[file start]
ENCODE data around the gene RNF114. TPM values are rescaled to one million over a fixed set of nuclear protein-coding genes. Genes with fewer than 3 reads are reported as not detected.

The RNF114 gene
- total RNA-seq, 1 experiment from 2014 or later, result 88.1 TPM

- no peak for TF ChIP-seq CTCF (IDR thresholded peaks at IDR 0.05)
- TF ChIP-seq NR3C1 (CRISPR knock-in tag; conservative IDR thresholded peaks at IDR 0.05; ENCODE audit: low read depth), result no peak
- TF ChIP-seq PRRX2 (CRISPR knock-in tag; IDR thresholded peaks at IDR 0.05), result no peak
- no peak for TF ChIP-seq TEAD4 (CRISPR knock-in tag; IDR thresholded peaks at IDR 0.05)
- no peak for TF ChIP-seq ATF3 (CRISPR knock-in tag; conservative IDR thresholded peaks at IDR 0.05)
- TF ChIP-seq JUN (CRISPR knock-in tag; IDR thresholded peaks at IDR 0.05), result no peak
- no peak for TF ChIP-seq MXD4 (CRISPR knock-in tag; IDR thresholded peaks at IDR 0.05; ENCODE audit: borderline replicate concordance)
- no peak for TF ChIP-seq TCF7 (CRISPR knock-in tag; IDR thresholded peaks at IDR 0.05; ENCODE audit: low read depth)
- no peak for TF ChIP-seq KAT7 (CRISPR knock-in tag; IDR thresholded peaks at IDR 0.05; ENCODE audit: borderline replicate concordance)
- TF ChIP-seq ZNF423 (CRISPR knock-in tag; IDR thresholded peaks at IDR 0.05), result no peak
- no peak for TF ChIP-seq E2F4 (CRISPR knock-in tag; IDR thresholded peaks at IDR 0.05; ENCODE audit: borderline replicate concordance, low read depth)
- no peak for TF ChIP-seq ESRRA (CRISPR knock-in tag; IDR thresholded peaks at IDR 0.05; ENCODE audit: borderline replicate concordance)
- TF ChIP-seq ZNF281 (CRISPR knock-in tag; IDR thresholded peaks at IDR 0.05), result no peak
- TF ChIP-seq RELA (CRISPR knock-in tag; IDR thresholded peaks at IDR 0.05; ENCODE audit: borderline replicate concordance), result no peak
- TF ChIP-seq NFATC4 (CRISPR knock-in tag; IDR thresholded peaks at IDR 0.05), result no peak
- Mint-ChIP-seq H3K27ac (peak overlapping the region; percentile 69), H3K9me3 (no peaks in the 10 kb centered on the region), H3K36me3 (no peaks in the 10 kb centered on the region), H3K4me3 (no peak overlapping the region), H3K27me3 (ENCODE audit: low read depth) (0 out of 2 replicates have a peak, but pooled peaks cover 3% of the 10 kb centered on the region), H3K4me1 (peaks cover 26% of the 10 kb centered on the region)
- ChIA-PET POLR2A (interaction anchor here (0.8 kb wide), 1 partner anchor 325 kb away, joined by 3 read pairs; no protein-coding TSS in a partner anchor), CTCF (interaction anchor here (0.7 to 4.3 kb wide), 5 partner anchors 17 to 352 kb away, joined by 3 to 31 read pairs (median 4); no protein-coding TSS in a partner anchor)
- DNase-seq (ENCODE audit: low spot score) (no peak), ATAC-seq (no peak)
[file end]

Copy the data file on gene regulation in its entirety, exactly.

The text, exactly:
ENCODE data around the gene RNF114. TPM values are rescaled to one million over a fixed set of nuclear protein-coding genes. Genes with fewer than 3 reads are reported as not detected.

The RNF114 gene
- total RNA-seq, 1 experiment from 2014 or later, result 88.1 TPM

- no peak for TF ChIP-seq CTCF (IDR thresholded peaks at IDR 0.05)
- TF ChIP-seq NR3C1 (CRISPR knock-in tag; conservative IDR thresholded peaks at IDR 0.05; ENCODE audit: low read depth), result no peak
- TF ChIP-seq PRRX2 (CRISPR knock-in tag; IDR thresholded peaks at IDR 0.05), result no peak
- no peak for TF ChIP-seq TEAD4 (CRISPR knock-in tag; IDR thresholded peaks at IDR 0.05)
- no peak for TF ChIP-seq ATF3 (CRISPR knock-in tag; conservative IDR thresholded peaks at IDR 0.05)
- TF ChIP-seq JUN (CRISPR knock-in tag; IDR thresholded peaks at IDR 0.05), result no peak
- no peak for TF ChIP-seq MXD4 (CRISPR knock-in tag; IDR thresholded peaks at IDR 0.05; ENCODE audit: borderline replicate concordance)
- no peak for TF ChIP-seq TCF7 (CRISPR knock-in tag; IDR thresholded peaks at IDR 0.05; ENCODE audit: low read depth)
- no peak for TF ChIP-seq KAT7 (CRISPR knock-in tag; IDR thresholded peaks at IDR 0.05; ENCODE audit: borderline replicate concordance)
- TF ChIP-seq ZNF423 (CRISPR knock-in tag; IDR thresholded peaks at IDR 0.05), result no peak
- no peak for TF ChIP-seq E2F4 (CRISPR knock-in tag; IDR thresholded peaks at IDR 0.05; ENCODE audit: borderline replicate concordance, low read depth)
- no peak for TF ChIP-seq ESRRA (CRISPR knock-in tag; IDR thresholded peaks at IDR 0.05; ENCODE audit: borderline replicate concordance)
- TF ChIP-seq ZNF281 (CRISPR knock-in tag; IDR thresholded peaks at IDR 0.05), result no peak
- TF ChIP-seq RELA (CRISPR knock-in tag; IDR thresholded peaks at IDR 0.05; ENCODE audit: borderline replicate concordance), result no peak
- TF ChIP-seq NFATC4 (CRISPR knock-in tag; IDR thresholded peaks at IDR 0.05), result no peak
- Mint-ChIP-seq H3K27ac (peak overlapping the region; percentile 69), H3K9me3 (no peaks in the 10 kb centered on the region), H3K36me3 (no peaks in the 10 kb centered on the region), H3K4me3 (no peak overlapping the region), H3K27me3 (ENCODE audit: low read depth) (0 out of 2 replicates have a peak, but pooled peaks cover 3% of the 10 kb centered on the region), H3K4me1 (peaks cover 26% of the 10 kb centered on the region)
- ChIA-PET POLR2A (interaction anchor here (0.8 kb wide), 1 partner anchor 325 kb away, joined by 3 read pairs; no protein-coding TSS in a partner anchor), CTCF (interaction anchor here (0.7 to 4.3 kb wide), 5 partner anchors 17 to 352 kb away, joined by 3 to 31 read pairs (median 4); no protein-coding TSS in a partner anchor)
- DNase-seq (ENCODE audit: low spot score) (no peak), ATAC-seq (no peak)